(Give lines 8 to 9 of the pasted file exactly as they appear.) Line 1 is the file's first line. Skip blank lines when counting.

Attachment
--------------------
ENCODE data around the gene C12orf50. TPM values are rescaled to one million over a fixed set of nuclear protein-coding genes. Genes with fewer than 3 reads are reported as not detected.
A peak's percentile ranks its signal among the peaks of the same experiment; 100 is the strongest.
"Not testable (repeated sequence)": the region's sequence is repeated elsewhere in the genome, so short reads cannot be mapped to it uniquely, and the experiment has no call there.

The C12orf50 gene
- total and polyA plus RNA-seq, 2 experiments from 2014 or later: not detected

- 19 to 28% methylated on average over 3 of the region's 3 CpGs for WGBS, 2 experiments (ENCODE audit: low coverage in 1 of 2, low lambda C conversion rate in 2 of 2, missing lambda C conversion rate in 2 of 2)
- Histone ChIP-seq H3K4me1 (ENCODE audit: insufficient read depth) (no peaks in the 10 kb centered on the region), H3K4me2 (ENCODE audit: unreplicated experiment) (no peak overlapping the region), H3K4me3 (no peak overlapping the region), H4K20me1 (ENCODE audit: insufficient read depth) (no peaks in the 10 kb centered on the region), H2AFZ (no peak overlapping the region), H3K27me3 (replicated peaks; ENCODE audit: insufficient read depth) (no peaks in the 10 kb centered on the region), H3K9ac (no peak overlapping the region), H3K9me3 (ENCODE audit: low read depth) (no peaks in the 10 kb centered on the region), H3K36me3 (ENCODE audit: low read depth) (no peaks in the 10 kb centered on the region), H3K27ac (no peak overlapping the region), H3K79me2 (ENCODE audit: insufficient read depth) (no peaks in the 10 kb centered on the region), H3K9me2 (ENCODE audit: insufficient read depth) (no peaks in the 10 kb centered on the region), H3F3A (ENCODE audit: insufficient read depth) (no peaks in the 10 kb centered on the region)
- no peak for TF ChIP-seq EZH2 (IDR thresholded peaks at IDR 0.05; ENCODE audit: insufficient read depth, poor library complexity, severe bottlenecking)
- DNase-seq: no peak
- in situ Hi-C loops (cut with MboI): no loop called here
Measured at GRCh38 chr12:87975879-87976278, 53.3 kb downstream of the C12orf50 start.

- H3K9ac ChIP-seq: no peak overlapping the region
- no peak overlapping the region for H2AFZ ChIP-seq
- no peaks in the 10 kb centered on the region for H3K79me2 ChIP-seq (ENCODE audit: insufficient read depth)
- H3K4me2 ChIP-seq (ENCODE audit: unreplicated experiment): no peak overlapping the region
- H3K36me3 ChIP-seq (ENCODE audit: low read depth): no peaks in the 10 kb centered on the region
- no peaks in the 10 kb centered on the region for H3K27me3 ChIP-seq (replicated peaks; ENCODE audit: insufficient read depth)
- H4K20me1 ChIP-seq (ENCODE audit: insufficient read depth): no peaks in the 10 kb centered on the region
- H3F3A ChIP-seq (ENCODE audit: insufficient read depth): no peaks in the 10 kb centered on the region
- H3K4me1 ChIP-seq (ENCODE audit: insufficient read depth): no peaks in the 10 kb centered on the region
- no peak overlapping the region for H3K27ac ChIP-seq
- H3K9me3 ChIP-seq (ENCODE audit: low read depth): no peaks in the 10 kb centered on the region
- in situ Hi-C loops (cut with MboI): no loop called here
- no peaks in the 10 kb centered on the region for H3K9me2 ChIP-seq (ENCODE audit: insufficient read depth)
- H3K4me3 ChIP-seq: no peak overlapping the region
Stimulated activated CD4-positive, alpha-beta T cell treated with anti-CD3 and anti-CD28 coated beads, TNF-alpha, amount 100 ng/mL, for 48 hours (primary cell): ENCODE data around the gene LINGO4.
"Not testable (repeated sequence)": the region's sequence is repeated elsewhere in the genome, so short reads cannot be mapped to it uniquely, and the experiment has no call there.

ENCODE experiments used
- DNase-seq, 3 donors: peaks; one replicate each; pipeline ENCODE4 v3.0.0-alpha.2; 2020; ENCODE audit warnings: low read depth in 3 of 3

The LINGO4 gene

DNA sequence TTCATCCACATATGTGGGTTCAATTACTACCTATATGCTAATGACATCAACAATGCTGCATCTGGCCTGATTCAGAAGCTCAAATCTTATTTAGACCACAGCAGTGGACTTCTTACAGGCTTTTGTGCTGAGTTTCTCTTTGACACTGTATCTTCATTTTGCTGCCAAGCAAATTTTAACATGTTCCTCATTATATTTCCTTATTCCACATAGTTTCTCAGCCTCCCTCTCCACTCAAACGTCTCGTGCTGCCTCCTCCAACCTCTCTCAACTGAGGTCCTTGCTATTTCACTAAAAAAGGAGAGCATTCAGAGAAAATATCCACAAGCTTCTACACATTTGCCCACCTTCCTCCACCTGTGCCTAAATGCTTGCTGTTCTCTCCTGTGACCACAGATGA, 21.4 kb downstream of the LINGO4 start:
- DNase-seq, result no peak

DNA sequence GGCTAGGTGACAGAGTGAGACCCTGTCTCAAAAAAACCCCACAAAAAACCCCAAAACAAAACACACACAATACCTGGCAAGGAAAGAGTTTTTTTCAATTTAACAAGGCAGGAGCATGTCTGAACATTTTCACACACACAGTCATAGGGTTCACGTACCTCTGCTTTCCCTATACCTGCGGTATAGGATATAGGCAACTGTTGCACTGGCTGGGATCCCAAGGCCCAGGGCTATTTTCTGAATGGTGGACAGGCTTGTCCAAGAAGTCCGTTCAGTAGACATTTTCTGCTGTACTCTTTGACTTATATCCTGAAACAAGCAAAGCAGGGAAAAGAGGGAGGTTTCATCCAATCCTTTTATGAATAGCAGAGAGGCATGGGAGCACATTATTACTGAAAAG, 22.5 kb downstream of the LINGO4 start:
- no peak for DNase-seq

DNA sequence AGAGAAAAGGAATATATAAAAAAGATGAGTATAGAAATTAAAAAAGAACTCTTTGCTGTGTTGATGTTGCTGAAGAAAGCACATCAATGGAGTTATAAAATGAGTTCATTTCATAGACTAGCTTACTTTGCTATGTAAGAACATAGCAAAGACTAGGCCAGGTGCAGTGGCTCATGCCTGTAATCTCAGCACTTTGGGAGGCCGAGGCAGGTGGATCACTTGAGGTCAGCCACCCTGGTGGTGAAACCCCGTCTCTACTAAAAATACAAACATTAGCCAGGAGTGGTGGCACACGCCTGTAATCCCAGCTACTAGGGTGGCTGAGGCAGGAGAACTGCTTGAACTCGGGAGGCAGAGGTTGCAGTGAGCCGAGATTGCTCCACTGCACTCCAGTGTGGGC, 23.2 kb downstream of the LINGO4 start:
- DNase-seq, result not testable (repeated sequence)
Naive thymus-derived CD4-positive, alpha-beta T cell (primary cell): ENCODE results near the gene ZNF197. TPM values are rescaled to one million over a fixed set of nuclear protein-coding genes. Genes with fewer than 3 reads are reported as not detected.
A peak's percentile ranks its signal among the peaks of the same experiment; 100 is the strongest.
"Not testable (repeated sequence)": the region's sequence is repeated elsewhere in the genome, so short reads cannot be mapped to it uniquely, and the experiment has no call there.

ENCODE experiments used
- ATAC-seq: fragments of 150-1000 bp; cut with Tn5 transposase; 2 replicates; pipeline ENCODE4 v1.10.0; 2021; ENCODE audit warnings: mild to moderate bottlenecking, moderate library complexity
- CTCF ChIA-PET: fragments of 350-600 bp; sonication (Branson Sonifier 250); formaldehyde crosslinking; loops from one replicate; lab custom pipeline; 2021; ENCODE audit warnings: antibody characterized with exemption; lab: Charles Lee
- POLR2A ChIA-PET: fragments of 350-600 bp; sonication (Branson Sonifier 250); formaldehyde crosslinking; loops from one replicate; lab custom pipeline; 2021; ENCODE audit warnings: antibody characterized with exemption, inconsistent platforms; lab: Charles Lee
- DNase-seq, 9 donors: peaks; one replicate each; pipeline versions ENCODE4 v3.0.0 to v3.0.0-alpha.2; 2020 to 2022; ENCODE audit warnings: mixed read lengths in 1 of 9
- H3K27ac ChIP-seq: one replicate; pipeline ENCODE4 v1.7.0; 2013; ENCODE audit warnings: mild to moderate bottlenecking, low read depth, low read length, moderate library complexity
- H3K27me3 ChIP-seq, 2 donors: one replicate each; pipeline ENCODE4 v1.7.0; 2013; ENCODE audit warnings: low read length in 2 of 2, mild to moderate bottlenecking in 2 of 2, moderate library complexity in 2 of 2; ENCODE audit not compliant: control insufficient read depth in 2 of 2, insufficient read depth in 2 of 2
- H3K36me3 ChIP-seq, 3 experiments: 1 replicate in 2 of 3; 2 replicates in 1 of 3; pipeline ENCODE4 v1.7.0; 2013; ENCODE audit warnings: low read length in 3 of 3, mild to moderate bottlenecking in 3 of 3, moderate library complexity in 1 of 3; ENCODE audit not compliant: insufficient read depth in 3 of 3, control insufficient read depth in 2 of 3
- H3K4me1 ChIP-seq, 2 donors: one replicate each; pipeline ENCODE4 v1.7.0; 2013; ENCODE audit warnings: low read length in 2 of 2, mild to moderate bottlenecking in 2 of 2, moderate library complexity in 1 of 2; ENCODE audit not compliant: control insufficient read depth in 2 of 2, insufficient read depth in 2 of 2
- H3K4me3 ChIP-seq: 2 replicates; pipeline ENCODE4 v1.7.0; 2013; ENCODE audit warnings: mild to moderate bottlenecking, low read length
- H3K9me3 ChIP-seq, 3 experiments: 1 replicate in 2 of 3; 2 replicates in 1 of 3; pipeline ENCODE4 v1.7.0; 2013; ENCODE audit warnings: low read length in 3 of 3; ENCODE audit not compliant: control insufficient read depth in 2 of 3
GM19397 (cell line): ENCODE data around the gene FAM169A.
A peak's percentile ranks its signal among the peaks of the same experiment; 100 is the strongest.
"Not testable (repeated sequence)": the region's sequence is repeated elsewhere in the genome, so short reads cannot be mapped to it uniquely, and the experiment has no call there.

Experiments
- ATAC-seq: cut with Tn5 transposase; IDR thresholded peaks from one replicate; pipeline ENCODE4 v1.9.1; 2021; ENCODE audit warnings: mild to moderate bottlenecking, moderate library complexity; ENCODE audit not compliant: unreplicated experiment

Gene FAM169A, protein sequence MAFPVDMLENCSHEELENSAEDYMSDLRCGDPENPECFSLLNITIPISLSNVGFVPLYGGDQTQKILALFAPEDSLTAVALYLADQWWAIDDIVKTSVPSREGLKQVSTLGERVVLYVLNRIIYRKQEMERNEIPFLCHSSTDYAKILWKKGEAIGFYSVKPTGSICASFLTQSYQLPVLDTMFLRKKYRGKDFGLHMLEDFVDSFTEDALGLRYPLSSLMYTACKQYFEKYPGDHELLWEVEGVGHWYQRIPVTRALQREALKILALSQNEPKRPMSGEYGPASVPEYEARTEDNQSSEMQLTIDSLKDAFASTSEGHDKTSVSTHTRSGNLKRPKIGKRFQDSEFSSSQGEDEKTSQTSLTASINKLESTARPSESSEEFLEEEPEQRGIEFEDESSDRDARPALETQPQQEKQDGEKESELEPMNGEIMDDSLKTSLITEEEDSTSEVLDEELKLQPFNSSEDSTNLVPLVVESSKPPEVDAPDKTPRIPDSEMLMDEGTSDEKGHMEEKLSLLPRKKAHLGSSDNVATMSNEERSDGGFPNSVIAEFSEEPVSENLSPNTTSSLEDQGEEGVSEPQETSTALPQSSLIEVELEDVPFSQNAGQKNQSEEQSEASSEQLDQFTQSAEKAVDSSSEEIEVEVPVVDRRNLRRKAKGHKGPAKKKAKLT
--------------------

- no peak for TF ChIP-seq EZH2 (IDR thresholded peaks at IDR 0.05; ENCODE audit: insufficient read depth, poor library complexity, severe bottlenecking)
- DNase-seq: no peak